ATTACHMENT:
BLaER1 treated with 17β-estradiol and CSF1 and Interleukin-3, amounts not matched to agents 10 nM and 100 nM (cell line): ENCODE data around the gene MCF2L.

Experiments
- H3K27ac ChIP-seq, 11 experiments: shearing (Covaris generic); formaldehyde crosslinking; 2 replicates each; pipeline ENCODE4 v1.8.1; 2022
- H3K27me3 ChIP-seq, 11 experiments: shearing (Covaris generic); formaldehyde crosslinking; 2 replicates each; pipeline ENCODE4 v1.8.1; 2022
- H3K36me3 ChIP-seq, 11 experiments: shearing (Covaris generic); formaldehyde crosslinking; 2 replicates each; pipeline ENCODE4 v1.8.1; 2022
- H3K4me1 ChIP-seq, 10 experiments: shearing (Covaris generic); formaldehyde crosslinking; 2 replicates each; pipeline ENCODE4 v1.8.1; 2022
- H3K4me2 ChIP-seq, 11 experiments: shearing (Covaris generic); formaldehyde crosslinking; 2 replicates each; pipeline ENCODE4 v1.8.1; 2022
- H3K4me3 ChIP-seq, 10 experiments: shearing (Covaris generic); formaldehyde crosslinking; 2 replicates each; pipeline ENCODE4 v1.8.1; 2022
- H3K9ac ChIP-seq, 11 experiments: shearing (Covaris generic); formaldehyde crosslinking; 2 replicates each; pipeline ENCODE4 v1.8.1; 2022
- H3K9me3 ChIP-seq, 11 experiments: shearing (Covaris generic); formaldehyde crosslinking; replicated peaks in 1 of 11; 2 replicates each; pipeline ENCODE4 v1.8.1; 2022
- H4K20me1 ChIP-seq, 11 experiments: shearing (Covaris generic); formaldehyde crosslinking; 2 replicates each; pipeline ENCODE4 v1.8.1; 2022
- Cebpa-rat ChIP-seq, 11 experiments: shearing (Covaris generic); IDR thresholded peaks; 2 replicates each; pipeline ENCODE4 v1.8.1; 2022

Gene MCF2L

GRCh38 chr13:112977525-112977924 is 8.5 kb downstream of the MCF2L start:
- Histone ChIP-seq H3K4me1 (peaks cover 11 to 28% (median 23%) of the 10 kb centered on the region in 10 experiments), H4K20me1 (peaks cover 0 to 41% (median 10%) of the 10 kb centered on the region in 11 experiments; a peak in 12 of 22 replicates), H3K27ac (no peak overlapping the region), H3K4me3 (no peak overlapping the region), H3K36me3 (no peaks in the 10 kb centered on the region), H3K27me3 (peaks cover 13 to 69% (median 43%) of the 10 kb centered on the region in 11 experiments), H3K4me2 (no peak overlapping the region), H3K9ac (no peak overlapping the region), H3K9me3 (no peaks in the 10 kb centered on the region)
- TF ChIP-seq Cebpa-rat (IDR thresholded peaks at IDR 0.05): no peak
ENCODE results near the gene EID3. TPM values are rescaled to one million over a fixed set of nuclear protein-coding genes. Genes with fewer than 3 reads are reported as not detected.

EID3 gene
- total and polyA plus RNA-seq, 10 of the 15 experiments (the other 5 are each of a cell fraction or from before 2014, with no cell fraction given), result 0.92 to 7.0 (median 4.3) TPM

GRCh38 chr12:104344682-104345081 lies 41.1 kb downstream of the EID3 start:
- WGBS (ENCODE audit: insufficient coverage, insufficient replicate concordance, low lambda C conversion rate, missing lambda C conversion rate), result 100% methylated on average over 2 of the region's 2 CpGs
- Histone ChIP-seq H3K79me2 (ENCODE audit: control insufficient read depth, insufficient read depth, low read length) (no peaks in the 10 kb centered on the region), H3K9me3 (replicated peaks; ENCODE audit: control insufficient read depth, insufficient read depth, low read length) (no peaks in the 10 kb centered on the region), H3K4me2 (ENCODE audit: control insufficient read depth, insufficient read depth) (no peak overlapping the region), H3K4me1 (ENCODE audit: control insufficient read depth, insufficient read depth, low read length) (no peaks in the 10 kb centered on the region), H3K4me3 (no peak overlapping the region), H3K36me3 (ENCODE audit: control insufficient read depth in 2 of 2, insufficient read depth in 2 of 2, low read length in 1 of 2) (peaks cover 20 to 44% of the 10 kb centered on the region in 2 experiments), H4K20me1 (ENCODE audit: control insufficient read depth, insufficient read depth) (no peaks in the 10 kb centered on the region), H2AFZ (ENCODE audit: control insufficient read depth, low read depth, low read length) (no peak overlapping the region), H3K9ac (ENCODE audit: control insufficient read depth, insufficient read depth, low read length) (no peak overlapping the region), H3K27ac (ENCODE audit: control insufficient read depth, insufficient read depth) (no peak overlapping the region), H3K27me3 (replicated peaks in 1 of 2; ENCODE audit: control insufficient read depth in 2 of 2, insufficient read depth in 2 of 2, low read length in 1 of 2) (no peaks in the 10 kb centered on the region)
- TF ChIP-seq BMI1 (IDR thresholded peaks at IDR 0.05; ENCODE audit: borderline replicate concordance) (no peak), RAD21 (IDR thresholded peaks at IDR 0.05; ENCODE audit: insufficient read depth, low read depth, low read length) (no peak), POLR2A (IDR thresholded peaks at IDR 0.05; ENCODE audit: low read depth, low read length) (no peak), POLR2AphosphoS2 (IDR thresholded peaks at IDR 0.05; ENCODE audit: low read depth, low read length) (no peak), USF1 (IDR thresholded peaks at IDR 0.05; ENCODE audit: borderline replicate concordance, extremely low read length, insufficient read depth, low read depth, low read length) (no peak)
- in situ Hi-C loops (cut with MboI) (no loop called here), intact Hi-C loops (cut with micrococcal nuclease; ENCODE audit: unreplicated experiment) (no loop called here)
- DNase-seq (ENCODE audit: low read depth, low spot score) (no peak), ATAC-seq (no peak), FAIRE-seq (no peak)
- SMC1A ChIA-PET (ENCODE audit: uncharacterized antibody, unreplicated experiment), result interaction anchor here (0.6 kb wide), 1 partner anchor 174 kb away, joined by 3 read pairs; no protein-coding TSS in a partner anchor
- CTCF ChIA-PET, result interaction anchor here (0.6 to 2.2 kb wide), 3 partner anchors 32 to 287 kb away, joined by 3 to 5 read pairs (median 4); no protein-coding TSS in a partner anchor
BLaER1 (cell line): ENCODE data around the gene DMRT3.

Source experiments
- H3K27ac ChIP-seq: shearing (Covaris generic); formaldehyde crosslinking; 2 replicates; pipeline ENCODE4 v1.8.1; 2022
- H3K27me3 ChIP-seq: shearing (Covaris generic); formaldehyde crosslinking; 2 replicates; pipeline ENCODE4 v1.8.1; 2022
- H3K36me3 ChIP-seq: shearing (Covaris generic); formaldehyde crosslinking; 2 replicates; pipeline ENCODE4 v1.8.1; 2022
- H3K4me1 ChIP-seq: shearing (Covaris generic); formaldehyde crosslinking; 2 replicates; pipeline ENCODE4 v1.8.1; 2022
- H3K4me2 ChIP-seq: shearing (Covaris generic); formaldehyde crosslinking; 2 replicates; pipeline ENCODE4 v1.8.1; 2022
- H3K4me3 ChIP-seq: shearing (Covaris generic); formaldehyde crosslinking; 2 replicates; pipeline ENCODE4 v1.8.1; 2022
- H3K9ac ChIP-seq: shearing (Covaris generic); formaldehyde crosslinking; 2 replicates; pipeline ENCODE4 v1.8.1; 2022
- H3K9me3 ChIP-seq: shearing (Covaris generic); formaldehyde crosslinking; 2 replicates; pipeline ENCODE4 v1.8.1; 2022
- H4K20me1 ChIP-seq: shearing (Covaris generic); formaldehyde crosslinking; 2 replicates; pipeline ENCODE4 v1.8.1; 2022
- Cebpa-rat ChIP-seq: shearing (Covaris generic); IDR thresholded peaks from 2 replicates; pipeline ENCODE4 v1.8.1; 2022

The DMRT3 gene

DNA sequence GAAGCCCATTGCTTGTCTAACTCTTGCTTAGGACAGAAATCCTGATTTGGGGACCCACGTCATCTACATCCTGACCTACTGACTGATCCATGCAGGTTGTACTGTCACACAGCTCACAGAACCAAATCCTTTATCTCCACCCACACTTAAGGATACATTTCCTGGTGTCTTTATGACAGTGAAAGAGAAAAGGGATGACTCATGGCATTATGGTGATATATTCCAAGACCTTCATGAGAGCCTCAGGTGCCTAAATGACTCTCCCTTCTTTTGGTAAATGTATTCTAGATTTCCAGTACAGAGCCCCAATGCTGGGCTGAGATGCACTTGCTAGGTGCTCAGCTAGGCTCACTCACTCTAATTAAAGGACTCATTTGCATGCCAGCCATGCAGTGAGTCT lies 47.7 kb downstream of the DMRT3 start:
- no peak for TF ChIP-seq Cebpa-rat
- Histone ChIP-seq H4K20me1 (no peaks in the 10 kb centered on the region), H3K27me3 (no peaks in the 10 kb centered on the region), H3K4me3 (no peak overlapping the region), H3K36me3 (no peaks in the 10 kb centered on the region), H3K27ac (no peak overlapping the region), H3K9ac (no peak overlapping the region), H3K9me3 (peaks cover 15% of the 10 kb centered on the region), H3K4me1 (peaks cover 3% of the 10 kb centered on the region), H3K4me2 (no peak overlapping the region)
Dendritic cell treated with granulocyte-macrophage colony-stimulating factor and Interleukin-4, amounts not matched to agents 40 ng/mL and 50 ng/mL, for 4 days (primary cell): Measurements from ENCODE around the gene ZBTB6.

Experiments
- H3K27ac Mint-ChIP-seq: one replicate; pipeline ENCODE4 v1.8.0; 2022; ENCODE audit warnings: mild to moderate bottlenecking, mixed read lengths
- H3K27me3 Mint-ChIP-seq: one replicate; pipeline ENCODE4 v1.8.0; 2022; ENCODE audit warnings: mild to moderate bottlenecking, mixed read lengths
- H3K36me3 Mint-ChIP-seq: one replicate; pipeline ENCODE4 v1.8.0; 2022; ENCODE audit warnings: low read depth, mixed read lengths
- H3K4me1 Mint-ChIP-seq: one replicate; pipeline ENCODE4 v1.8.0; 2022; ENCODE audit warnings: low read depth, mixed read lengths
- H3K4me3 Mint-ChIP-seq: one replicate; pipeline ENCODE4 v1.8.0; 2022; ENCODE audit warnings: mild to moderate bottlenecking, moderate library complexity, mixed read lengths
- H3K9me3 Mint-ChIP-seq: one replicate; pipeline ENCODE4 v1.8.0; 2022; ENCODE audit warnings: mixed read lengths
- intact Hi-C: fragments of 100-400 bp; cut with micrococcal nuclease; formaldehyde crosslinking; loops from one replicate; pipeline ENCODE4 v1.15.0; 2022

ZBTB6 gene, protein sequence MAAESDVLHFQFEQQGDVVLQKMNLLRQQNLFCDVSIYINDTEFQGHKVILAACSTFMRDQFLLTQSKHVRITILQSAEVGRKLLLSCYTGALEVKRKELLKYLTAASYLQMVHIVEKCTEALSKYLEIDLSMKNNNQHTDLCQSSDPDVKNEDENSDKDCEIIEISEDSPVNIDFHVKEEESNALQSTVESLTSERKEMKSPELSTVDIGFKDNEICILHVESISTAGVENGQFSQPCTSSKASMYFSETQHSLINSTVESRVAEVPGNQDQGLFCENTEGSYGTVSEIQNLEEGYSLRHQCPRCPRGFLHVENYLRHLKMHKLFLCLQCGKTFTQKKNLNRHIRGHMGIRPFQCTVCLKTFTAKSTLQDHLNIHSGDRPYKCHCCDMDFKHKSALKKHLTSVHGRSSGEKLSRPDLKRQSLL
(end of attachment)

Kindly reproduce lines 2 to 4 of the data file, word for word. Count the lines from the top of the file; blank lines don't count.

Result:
Experiments
- H3K27ac ChIP-seq, 11 experiments: shearing (Covaris generic); formaldehyde crosslinking; 2 replicates each; pipeline ENCODE4 v1.8.1; 2022
- H3K27me3 ChIP-seq, 11 experiments: shearing (Covaris generic); formaldehyde crosslinking; 2 replicates each; pipeline ENCODE4 v1.8.1; 2022